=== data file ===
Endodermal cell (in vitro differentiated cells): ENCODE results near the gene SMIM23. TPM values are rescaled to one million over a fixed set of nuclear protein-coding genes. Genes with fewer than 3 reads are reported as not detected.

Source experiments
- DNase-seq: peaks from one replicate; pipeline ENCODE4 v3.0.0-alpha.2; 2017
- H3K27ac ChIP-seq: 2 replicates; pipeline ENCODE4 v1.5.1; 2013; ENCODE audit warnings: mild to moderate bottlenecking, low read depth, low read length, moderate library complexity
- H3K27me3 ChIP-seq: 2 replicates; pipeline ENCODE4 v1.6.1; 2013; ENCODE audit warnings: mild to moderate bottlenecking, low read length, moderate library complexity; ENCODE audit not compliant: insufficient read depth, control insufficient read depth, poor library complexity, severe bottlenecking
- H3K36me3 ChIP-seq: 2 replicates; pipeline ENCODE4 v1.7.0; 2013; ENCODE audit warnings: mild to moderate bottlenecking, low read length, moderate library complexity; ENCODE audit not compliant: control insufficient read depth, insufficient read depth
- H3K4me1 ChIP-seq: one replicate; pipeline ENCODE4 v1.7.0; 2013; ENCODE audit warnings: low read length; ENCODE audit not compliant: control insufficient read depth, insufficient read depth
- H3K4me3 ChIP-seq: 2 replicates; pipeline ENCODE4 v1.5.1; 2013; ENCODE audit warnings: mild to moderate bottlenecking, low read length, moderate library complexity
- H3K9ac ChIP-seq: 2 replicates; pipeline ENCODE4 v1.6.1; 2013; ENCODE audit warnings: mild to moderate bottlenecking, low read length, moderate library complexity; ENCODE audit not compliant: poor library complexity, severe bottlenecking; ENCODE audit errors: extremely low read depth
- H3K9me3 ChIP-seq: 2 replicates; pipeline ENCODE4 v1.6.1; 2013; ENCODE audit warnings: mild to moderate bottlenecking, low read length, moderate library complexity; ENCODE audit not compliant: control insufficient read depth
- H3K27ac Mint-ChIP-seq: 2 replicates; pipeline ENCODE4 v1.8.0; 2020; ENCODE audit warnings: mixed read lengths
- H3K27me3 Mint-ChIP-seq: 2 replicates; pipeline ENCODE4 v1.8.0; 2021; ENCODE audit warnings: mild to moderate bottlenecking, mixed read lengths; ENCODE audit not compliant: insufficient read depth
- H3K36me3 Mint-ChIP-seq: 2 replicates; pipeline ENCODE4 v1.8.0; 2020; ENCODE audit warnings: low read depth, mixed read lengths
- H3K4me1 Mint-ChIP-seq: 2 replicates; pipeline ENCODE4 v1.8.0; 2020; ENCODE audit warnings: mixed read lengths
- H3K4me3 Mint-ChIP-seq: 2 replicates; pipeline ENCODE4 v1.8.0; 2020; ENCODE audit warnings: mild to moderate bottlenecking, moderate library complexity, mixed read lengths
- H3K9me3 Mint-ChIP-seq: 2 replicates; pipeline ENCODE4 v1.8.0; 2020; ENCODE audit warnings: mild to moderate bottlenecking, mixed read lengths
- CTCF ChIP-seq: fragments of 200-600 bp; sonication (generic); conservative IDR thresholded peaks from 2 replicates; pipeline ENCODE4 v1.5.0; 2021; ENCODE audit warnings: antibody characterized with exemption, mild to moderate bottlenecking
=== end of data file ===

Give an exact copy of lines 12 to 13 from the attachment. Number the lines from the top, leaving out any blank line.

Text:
- H3K27me3 Mint-ChIP-seq: 2 replicates; pipeline ENCODE4 v1.8.0; 2021; ENCODE audit warnings: mild to moderate bottlenecking, mixed read lengths; ENCODE audit not compliant: insufficient read depth
- H3K36me3 Mint-ChIP-seq: 2 replicates; pipeline ENCODE4 v1.8.0; 2020; ENCODE audit warnings: low read depth, mixed read lengths